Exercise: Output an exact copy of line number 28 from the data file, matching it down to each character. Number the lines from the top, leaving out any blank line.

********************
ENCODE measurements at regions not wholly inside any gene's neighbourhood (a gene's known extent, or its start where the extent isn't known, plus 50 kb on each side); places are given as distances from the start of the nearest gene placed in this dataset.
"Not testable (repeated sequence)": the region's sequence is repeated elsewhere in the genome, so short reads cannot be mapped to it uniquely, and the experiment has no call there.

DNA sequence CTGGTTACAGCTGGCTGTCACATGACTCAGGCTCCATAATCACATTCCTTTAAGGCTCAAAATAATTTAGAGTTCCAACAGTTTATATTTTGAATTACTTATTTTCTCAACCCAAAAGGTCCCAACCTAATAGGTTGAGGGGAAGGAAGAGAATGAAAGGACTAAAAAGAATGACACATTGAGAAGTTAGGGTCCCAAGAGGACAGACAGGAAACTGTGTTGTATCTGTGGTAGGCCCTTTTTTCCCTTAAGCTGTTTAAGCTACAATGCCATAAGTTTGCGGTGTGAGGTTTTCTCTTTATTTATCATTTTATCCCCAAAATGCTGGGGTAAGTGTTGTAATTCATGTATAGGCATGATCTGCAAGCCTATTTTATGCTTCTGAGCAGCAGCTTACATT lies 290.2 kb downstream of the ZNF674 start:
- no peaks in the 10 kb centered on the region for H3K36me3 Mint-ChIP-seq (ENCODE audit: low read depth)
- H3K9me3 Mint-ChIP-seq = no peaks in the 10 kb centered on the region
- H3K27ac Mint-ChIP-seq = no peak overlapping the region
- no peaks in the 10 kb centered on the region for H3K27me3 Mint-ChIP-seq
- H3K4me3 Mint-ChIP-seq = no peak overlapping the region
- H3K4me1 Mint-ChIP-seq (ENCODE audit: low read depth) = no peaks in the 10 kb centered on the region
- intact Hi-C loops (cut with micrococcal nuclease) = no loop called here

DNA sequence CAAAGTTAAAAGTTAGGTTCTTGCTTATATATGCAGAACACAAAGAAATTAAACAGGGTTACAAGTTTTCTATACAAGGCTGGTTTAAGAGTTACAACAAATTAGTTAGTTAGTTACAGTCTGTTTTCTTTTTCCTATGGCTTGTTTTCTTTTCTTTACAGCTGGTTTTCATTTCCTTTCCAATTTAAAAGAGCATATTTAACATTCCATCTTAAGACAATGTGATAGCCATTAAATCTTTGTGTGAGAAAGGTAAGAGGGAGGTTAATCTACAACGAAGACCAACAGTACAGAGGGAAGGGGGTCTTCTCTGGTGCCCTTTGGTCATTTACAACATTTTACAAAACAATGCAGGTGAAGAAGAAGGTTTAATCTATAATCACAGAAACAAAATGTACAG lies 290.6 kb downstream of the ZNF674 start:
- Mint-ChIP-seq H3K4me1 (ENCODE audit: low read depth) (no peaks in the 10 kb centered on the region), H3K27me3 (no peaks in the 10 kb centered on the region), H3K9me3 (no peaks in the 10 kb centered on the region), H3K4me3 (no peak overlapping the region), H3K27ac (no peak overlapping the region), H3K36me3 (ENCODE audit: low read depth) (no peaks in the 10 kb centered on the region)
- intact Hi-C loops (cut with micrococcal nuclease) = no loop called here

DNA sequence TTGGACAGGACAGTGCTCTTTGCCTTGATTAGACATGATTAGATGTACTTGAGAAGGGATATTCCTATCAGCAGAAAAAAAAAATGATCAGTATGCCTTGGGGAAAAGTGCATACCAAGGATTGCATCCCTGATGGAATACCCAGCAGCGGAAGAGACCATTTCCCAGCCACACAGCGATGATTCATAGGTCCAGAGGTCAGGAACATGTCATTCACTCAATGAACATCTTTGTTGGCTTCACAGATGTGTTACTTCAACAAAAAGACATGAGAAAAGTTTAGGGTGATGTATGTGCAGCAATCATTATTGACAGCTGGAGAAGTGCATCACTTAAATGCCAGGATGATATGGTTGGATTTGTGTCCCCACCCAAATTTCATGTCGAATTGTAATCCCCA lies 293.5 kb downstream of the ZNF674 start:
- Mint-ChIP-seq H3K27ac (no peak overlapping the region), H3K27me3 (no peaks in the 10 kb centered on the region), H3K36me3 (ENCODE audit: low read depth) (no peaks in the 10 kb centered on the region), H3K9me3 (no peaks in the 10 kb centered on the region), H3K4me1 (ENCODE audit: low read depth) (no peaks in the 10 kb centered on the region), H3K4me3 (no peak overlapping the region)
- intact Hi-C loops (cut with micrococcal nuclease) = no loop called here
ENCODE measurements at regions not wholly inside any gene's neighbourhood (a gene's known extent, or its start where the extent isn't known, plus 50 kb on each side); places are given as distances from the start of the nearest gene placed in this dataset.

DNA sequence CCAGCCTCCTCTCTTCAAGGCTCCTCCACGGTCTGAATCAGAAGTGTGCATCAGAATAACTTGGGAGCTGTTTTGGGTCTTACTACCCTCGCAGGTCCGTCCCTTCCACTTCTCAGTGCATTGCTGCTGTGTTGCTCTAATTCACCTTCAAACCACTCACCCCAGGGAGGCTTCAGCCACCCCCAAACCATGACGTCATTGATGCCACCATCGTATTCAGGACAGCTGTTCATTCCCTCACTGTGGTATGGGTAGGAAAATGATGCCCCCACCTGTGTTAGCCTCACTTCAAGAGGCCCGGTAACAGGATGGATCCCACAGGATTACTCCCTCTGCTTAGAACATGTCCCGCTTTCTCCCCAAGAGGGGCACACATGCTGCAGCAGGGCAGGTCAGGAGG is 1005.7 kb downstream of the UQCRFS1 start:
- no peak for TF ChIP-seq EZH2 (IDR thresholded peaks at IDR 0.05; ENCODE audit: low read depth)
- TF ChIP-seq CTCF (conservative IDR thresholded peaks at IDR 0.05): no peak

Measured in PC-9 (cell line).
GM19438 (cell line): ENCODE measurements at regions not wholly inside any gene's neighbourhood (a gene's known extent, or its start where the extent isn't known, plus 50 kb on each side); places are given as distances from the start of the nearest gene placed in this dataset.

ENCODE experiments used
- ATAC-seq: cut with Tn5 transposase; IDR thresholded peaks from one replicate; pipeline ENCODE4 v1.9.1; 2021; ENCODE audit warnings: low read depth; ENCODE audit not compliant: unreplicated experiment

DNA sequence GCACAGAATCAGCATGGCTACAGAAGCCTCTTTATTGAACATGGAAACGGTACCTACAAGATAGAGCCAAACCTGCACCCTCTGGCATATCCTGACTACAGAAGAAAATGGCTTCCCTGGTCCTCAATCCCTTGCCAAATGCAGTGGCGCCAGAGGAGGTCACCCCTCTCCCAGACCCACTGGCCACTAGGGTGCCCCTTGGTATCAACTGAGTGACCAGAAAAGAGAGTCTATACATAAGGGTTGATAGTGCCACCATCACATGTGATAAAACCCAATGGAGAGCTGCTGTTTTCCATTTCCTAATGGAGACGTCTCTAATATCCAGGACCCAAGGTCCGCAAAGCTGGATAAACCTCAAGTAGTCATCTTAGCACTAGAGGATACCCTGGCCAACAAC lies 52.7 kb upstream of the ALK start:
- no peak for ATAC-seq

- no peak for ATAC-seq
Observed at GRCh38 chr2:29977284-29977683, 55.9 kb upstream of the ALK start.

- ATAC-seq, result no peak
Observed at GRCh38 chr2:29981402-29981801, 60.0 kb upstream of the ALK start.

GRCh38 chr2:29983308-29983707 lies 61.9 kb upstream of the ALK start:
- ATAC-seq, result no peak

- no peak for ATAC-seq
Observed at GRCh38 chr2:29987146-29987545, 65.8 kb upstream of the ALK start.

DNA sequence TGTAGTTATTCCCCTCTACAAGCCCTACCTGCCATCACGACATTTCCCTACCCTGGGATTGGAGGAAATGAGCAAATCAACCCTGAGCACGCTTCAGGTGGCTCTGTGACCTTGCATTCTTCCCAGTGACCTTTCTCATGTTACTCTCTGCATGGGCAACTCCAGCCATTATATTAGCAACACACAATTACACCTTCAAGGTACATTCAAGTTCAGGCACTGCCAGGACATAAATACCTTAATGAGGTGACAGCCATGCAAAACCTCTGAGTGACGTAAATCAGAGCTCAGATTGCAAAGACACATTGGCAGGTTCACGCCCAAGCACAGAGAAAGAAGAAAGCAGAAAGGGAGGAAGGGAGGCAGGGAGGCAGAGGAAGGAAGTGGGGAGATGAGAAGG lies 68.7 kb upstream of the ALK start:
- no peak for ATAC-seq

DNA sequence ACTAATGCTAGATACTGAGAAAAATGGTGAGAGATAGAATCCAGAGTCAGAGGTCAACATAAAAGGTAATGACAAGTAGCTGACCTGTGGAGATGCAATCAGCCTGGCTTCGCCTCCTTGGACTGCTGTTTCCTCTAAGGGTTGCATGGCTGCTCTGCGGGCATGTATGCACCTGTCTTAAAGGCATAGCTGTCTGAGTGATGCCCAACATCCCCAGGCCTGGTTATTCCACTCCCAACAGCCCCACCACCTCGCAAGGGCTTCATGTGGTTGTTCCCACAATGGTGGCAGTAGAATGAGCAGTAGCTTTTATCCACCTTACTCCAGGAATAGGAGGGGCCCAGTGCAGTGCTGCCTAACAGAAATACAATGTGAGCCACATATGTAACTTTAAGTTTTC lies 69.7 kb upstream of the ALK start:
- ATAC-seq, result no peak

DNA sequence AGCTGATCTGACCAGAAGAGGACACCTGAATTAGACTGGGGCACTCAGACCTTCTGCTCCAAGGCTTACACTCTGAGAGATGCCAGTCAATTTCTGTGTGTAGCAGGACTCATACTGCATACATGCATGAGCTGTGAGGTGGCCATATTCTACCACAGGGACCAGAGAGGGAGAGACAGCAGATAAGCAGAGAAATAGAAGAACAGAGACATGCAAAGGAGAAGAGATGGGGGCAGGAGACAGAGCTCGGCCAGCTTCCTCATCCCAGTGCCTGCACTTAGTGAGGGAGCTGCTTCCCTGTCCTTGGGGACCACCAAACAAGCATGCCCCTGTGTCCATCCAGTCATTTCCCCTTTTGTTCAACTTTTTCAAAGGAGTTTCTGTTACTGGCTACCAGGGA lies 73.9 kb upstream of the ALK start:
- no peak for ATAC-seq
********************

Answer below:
Observed at GRCh38 chr2:29977284-29977683, 55.9 kb upstream of the ALK start.